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Hall County school office blessed with new 'Gardens on Green'

POSTED: April 21, 2009 11:41 p.m.
TOM REED/The Times

Hannah Schofield balances herself as she walks along part of the "Gardens on Green" next to the Hall County school system central office. The garden, put in by the Hall County Master Gardeners, was dedicated during a ceremony Tuesday evening.

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After two years of hard work, the Gardens on Green was dedicated Tuesday from an idea that was planted in 2007.

The grounds of the Hall County School System office at 711 Green St. were transformed from a yard covered with English Ivy to a garden full of a variety of trees, shrubs and flowers.

Officials plan to use the grounds as an educational space for Hall County students and teachers and community groups.

The Gardens on Green was created through the efforts of many volunteers, including the Hall County Master Gardeners, Junior Master Gardeners, East Hall High School horticulture students and Wal-Mart employees.

Additional gardens on the grounds, such as a Conifer Garden and a Children’s
Vegetable Garden, are in the works.

Hall County Schools Superintendent Will Schofield pointed to Deputy Superintendent Lee Lovett and his wife, Kathy Lovett, for following through with the idea.

Schofield said he was talking with the Lovetts one day about how the property could be improved.

"We can do better than this. This is the front tooth of the Hall County school system," Schofield said.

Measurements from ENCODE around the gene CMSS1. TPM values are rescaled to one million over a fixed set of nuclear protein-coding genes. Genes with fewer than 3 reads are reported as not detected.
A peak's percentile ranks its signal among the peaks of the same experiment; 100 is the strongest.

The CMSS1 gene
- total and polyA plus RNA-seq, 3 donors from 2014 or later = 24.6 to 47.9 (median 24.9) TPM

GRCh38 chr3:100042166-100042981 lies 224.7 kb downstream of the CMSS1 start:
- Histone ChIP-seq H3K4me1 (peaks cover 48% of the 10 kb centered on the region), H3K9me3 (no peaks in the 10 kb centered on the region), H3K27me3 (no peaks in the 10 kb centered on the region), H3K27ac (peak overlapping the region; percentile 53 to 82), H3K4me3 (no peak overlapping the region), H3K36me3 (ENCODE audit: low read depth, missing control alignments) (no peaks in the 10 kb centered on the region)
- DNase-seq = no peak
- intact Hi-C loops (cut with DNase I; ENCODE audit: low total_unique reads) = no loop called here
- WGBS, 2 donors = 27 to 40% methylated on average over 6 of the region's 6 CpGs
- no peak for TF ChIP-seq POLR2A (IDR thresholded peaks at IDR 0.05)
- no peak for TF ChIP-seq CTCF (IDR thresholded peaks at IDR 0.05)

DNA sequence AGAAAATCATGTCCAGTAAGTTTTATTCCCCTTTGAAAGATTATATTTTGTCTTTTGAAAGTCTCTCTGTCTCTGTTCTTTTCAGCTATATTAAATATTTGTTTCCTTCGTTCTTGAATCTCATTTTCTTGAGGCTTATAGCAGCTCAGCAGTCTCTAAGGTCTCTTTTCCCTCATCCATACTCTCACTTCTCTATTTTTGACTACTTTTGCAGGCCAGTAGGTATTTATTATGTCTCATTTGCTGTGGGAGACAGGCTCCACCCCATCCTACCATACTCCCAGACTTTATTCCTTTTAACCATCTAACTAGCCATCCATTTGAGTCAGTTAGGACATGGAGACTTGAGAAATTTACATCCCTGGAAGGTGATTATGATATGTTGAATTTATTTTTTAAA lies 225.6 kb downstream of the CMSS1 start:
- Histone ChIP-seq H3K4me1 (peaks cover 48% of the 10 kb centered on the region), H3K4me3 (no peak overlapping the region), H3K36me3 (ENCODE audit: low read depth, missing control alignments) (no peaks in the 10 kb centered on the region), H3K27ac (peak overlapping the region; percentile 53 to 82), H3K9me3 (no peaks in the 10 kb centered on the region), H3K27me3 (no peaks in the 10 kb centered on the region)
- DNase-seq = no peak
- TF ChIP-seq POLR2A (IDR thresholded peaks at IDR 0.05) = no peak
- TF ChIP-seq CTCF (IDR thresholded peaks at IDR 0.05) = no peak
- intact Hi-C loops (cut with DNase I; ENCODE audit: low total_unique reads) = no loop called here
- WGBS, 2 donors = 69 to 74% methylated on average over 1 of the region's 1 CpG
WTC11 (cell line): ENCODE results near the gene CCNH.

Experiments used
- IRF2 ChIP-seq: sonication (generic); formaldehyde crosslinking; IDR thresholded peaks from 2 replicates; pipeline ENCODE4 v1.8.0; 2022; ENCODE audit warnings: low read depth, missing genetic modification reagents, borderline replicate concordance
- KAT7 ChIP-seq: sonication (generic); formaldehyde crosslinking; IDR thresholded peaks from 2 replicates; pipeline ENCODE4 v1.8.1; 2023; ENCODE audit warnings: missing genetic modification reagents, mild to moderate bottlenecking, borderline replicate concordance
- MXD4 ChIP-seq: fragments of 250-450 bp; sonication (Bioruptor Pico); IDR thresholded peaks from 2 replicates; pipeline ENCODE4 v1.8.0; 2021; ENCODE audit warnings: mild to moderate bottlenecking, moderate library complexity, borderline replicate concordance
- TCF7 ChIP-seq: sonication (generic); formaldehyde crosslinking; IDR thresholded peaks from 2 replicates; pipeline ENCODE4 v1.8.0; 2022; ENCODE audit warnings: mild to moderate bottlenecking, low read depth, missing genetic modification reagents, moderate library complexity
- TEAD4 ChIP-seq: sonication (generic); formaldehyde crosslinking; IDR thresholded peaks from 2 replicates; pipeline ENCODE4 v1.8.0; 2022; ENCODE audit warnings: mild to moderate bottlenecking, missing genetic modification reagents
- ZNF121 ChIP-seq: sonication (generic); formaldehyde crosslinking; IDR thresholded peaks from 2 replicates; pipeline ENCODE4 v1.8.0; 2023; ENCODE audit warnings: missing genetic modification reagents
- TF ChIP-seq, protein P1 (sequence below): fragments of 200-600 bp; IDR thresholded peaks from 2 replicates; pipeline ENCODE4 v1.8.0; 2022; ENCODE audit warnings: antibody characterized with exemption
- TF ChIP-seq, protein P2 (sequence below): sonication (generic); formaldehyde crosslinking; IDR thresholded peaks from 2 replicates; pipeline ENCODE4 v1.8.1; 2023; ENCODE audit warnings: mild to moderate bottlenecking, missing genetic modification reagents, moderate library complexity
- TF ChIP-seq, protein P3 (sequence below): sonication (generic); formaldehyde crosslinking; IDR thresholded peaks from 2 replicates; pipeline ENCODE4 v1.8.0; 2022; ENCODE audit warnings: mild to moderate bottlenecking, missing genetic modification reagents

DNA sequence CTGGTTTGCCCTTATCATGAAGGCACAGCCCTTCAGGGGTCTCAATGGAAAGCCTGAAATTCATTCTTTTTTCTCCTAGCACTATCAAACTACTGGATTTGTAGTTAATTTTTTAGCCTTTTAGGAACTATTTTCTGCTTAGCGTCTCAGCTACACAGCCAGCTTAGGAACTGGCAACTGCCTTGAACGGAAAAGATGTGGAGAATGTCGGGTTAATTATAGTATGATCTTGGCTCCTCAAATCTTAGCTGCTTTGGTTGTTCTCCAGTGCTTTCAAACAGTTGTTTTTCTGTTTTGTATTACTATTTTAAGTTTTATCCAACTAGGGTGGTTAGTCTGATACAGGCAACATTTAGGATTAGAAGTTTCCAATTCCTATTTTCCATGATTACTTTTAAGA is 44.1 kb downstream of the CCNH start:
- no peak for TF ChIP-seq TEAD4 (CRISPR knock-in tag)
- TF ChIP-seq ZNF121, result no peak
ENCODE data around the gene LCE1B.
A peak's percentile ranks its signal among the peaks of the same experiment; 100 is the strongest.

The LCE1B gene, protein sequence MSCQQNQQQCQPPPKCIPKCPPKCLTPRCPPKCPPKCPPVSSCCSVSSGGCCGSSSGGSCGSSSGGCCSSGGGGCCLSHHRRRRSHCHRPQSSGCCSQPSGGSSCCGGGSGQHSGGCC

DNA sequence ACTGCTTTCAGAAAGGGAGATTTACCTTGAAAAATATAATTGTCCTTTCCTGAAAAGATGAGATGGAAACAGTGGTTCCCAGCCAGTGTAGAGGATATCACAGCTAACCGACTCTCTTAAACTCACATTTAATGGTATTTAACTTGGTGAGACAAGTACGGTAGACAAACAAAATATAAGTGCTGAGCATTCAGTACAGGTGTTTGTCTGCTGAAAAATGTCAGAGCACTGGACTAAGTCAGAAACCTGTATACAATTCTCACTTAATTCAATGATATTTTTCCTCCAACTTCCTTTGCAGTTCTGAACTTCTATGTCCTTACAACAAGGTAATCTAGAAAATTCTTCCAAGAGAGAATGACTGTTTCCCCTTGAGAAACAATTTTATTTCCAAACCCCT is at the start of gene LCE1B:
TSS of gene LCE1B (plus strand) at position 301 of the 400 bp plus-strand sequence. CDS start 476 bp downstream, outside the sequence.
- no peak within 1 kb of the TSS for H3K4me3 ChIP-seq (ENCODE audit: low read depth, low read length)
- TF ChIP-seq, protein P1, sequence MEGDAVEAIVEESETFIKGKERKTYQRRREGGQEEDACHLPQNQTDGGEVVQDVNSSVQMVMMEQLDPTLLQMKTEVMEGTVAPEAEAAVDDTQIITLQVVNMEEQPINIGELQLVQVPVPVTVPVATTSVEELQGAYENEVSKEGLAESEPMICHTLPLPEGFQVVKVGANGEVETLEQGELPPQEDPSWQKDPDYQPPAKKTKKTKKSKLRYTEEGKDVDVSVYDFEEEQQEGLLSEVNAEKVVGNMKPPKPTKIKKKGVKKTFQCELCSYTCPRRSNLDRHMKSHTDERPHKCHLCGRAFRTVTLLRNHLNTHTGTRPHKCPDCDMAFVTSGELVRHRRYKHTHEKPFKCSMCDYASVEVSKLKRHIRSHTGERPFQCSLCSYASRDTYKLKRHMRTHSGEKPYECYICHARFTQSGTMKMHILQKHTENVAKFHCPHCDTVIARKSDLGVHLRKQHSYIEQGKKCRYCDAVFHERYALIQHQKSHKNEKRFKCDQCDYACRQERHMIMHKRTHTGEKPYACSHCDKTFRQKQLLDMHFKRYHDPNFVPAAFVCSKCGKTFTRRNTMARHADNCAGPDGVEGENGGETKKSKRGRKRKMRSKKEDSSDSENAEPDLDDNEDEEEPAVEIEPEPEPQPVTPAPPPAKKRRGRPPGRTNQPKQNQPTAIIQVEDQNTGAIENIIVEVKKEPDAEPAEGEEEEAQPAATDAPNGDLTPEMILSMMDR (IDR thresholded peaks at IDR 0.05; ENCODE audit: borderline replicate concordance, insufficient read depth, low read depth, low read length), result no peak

Shortly there after, Lee Lovett called Schofield and told him Kathy was interested in creating a garden.

"She’s the dreamer and the doer," Schofield said.

County Extension Agent Billy Skaggs said the project was a great opportunity for the Master Gardeners.

"When they heard this idea, they immediately bought into it and got excited," he said. "This is going to be a resource for the Junior Master Gardeners and horticulture programs. This is just the beginning. It’s going to be great."

Janelle Whalen, a Hall County Master Gardener, helped to develop the native garden, which features plant species native to this region of the state that were growing before Europeans came to America.

"The native plants are the grandmas and the grandpas of all the plants you see here," Whalen said.

Whalen said she hoped teachers would be able to use the garden as an educational tool.

Schofield said once the vegetable garden is planted, it will be a great way to teach kids about how food is produced.

"It’s amazing how many children think milk comes from Kroger. It’s amazing how many kids think green beans come from a can," Schofield said.

Kathy Lovett said she hopes the gardens will instill a love of gardening in Hall County’s children.

"The flowers of tomorrow are in the seeds of today," she said. "That’s the reason we are committed to these gardens."


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